I got over despising religious people sometime in my 20s, but continued to think that they were somehow mentally deficient, lacking in either a critical intellectual capability, or possessed by some emotional dependency. They were either dumb or mentally ill.

I don’t think like that anymore. I don’t know why. Nobody was more surprised than me when I married a Christian woman. My friends thought it was a joke when I was dating her. Being married to a Christian, learning to respect the fact that her beliefs are neither a liability nor a defect, has done a lot to change my attitude.

It isn’t always easy. My wife knows that, just below the surface, there still lurks this suspicion of her beliefs. And I know that she always finds something to either suspect or pity in my disbelief.

Friendship’s a tough thing. Love is tougher. Good luck.

3. sporadicblogger - December 7, 2006

Thanks for your post, I appreciate your taking the time over it. You have got the gist of diana’s and mine(wrong grammar, I know) relationship. She has been an important part ofmy life for a very long time. Ofcourse it was strange when she accepted her religion, but that isn’t what bothers me or causes a lot of our disagreements(atleast from my side). I do share a general distrust of people who wear their religion on their sleeves, and yes, in many cases I do think that they don’t think enough, but with Diana I know it is different. Her faith is a good thing. I too was an unbeliever of sorts before several things happened, almost all at once. I owe my health to a miracle. My mother lives today because of a miracle. Diana is not an unthinking bigot, I know that she feels at one with her faith. I don’t want to ‘rationalise’ with her and make her lose her faith for two reasons. Firstly, she can’t lose it, and secondly, I don’t want her to lose it. I don’t want her to go back to her pre-christian days. I see the important part it plays in her life. She’s happy. And I’m glad she’s happy. I’ve given this a lot of thought in general, and especially over the last few days. The only problem I have with her is that she thinks hers is the oly God. That Christianity is the only true religion. She has read the primary religious books of a handful of faiths, and I dare say she can defeat me in any argument about the content of these texts(because I dont care to read many), but then I see all religious texts as having suffered corruption because rge godmen of the religions never wrote them themselves. It was always written later, in many cases after the death of the godmen, and, in my opinion, bound to be full of errors. What bothers me is that she thinks that the only true/right religion is christianity, and the only true god is Jesus/His Father. I don’t know if I’m making sense, or if I’m successful in getting across to you what I feel, but I have decided that I will stop trying to convince others of my intentions. I will not revisit that paticular post of Dianas. I truly want to end it, the arguments. She is still a person that I’m always there for, but it is increasingly difficult to spend time with her, because I don’t know how to spend time with a person who believes that the bedrock I stand on is false. I don;t believe hers is.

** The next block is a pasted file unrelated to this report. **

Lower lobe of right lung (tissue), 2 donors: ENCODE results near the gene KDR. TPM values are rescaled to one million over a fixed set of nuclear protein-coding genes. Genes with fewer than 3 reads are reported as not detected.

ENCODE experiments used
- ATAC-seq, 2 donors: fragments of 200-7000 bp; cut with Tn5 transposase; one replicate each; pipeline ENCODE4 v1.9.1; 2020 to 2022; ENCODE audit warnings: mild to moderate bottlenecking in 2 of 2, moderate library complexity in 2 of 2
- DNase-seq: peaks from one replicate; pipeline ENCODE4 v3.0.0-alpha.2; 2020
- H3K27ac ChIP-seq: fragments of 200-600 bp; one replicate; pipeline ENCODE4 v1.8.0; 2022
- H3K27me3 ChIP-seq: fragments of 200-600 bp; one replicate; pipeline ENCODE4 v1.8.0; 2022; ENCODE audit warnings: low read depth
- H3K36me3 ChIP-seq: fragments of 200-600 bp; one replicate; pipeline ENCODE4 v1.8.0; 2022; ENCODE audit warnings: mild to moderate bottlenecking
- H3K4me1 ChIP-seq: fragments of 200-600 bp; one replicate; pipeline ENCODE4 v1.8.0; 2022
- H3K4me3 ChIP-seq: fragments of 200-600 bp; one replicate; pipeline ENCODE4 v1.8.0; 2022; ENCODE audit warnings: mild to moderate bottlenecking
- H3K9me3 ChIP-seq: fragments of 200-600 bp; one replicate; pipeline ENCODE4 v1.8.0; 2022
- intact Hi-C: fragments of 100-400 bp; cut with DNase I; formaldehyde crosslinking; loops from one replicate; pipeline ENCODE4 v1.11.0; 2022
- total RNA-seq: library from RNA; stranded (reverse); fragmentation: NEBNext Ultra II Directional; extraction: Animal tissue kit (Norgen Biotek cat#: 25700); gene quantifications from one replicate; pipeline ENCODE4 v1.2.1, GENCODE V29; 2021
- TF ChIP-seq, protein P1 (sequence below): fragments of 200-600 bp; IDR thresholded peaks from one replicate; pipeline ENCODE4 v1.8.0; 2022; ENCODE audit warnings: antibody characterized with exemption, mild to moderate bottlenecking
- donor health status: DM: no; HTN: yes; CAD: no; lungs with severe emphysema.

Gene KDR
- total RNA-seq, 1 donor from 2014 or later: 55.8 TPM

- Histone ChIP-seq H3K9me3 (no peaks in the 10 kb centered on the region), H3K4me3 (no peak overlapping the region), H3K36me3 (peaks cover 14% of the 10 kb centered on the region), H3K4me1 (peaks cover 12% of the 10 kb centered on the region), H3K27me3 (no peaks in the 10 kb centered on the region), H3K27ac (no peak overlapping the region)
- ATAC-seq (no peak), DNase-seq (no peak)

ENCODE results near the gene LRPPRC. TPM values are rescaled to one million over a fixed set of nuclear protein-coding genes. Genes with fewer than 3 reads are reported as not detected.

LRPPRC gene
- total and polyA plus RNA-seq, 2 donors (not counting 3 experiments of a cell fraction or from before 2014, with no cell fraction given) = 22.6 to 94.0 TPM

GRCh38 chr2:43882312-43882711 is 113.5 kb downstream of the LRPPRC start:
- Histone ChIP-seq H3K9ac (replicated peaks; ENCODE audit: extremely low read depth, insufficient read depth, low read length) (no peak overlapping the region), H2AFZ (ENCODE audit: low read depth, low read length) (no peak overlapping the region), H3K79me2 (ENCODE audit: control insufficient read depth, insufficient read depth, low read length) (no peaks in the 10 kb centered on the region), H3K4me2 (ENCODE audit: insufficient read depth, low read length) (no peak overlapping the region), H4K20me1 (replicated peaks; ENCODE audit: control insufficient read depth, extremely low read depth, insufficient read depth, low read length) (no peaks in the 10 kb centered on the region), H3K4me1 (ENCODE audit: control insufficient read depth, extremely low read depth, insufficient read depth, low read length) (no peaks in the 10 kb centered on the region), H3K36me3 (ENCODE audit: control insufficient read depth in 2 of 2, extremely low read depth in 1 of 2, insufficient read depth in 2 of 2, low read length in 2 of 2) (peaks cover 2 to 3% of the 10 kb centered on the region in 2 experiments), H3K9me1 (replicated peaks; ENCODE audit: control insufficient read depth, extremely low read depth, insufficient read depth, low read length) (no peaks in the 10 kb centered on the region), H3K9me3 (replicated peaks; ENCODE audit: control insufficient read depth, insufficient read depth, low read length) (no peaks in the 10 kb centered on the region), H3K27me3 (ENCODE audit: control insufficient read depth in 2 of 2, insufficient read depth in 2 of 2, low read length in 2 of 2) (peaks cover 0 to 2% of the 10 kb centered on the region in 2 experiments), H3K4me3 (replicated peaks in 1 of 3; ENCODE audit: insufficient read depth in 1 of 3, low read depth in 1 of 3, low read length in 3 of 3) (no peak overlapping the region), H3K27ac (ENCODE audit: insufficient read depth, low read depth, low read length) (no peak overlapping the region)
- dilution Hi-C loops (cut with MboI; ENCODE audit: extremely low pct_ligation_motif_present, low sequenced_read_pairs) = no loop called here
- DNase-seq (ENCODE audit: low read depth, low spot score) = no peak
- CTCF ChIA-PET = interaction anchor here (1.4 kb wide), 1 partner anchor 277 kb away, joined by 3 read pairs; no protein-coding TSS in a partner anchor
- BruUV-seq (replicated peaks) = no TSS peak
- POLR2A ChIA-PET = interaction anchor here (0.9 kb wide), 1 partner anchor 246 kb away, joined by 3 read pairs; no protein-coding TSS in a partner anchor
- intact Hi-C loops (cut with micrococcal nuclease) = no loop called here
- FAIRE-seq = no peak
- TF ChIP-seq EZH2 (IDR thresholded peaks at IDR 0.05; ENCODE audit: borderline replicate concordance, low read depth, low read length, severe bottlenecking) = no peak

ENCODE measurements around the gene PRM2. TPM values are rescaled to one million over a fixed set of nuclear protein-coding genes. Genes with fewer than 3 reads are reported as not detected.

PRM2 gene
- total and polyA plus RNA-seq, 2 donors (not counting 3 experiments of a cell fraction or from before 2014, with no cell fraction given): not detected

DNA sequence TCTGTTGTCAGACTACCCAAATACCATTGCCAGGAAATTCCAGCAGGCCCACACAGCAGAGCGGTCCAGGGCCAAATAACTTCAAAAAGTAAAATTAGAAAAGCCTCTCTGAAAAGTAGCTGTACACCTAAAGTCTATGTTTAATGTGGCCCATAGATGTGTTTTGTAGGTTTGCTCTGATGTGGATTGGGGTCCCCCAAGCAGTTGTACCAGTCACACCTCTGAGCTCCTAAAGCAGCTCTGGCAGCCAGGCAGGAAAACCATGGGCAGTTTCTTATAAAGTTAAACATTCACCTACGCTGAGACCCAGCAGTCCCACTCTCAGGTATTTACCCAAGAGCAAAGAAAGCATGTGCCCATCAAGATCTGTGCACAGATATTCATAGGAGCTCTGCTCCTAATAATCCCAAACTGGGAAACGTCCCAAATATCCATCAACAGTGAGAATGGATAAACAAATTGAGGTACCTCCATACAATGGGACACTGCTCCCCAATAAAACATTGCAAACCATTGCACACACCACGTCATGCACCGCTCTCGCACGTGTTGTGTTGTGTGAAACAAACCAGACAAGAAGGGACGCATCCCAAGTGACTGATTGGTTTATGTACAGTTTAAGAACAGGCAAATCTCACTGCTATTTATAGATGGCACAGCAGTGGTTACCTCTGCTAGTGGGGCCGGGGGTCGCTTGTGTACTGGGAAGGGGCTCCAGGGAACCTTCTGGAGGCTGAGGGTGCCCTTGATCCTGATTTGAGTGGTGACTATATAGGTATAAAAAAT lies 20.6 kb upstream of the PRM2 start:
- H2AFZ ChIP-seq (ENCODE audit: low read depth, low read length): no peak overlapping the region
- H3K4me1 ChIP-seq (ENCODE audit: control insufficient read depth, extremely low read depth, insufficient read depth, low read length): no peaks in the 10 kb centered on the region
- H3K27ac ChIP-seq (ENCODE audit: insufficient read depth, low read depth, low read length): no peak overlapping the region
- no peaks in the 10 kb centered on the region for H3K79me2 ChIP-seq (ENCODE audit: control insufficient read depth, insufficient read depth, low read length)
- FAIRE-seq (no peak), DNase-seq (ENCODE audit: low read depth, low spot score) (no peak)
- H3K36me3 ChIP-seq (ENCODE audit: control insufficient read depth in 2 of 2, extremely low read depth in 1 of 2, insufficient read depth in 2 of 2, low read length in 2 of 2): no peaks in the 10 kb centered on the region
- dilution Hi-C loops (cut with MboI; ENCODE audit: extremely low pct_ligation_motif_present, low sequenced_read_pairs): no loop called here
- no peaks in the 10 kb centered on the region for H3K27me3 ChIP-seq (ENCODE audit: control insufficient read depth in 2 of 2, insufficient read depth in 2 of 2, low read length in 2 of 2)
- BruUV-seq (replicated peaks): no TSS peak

I wish her well, always have.

4. sporadicblogger - December 7, 2006

pallavi-ha, remember its exam time 😉 We tend to do more stuff to our blogs when the exams are perilously close 🙂

5. diana - December 7, 2006

where can I email you?

6. sporadicblogger - December 9, 2006

I’ll msg you the email add through orkut.

7. sporadicblogger - December 9, 2006

glandheim; I wanted to add this as well- I personally find love a lot easier than friendship.

8. diana - December 9, 2006

I don’t do orkut anymore, can you email me please – drhiji_jc@yahoo.com
thanks

9. PALLAVI - December 12, 2006

🙂